He said, "In my country we have a cheese fiesta. Everybody takes part
in the churning of the milk, the
curding of the cheese, the molding of the curds, and finally there is
the most important ceremony of all,
the cutting of the cheese."



Actually the Mayan culture does not make Mexican food "authentic. The
majority of Mexico is of the Aztec culture when it comes to the Indians.
The Mayan culture consists of parts of Guatemala into Chiapas and Campeche
into the Yucatan Peninsula.

It is also quite possible that the American customer is allegic to cheese /
dairy products.
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Old 16-07-2007, 05:37 PM posted to alt.food.mexican-cooking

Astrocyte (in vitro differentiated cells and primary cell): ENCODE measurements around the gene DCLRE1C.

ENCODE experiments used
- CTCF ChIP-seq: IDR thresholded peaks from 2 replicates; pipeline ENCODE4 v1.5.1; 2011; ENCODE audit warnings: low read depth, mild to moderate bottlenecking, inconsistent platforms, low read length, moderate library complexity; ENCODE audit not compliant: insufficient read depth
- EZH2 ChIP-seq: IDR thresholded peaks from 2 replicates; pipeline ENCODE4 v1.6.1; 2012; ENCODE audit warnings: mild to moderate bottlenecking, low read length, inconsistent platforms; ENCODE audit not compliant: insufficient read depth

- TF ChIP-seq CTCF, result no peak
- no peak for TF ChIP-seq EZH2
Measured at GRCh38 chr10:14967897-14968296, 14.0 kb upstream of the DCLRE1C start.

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Default Dirt Oven skit on Mad TV

On Jul 16, 7:41?am, Layla wrote:

It is also quite possible that the American customer is allegic to cheese /
dairy products.


Sigh. Eye roll

It was a *comedy* skit. The American customer was an *actor*.

The character of Jorge the Mayan cook satirized the illogical position
of people who claim that some commercial versions of traditional
antojitos are not sufficiently "authentic" for their demanding
requirements.

/Sigh. Eye roll

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Old 17-07-2007, 04:29 PM posted to alt.food.mexican-cooking
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Default Dirt Oven skit on Mad TV


"Rechazador de Disparates" wrote in message
ups.com...
On Jul 16, 7:41?am, Layla wrote:

It is also quite possible that the American customer is allegic to

cheese /
dairy products.


Sigh. Eye roll

It was a *comedy* skit. The American customer was an *actor*.

The character of Jorge the Mayan cook satirized the illogical position
of people who claim that some commercial versions of traditional
antojitos are not sufficiently "authentic" for their demanding